Nearly 350,000 Will Gain Health Coverage Under Medicaid Expansion
One in six (948,000) Washingtonians under age 65 currently lack health insurance, that's a significant increase from 141,000 at the start of the recession in 2008-2009.(1) But it doesn't have to be this way, lawmakers have an opportunity to turn those figures around. A key provision in the Affordable Care Act allows states to expand Medicaid to individuals who earn less than $15,415 or about $26,300 for a family of three.
Medicaid expansion will reduce the number of uninsured people by:
- Allowing low-income adults without dependent children to enroll; and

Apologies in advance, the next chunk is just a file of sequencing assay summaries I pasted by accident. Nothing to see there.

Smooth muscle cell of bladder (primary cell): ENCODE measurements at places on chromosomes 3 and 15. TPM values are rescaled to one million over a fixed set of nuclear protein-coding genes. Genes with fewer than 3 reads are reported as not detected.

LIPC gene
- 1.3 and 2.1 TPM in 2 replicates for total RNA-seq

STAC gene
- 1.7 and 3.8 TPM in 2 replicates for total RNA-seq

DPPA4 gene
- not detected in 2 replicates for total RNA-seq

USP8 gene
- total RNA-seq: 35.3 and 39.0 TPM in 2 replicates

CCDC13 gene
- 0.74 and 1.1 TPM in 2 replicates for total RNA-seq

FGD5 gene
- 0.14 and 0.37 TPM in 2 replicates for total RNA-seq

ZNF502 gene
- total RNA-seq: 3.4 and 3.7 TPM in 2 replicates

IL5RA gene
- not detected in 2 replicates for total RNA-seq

- Raising the income level for eligibility, so that people with incomes up to 138 percent of the federal poverty level qualify.(2)
It is estimated that once fully implemented, expansion of Medicaid in Washington state will provide nearly 350,000 people with health coverage (see graph). Of those enrolled, three out of four are people who will be newly eligible under the expansion. The remainder are people who are currently eligible for Medicaid, but have not enrolled — the majority of them (52,000) are children.
This is the first in our series on Why Medicaid Expansion is a good idea. To view the full info graphic click here.
1. Current Population Survey, 2011
2. Based on 2012 federal poverty guidelines; the Affordable Care Act expands Medicaid eligibility to 133 percent FPL. In addition, there is a five percentage point income disregard, effectively raising the eligibility to 138 percent FPL. Eligibility for pregnant women remains at 185 percent FPL, and eligibility for children remains at 300 percent FPL.